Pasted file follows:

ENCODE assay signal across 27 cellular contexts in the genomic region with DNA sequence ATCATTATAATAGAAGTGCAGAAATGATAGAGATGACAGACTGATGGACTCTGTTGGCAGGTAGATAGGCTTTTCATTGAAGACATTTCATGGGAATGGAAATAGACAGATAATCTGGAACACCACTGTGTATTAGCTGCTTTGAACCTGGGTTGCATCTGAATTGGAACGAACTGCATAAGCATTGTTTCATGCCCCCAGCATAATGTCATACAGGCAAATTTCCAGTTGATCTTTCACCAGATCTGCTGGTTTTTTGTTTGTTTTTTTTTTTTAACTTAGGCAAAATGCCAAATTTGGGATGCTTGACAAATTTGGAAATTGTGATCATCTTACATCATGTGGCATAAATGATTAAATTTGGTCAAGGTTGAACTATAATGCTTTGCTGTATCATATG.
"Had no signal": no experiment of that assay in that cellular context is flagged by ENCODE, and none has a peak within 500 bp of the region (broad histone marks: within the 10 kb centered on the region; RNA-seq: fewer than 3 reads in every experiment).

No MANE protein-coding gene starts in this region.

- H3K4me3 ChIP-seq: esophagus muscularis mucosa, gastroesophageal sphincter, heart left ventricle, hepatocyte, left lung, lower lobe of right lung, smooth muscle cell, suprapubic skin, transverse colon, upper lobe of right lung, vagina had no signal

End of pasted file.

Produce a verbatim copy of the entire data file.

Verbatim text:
ENCODE assay signal across 27 cellular contexts in the genomic region with DNA sequence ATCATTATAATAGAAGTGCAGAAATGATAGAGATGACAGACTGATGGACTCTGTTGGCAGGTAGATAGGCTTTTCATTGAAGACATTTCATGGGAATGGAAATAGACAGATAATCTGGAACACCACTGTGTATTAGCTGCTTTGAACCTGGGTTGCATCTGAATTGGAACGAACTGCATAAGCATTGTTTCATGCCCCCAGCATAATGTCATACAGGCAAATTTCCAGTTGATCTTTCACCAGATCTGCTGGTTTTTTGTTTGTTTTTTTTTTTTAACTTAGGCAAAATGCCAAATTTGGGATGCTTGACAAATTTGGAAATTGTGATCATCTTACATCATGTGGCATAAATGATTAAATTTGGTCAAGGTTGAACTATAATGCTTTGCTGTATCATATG.
"Had no signal": no experiment of that assay in that cellular context is flagged by ENCODE, and none has a peak within 500 bp of the region (broad histone marks: within the 10 kb centered on the region; RNA-seq: fewer than 3 reads in every experiment).

No MANE protein-coding gene starts in this region.

- H3K4me3 ChIP-seq: esophagus muscularis mucosa, gastroesophageal sphincter, heart left ventricle, hepatocyte, left lung, lower lobe of right lung, smooth muscle cell, suprapubic skin, transverse colon, upper lobe of right lung, vagina had no signal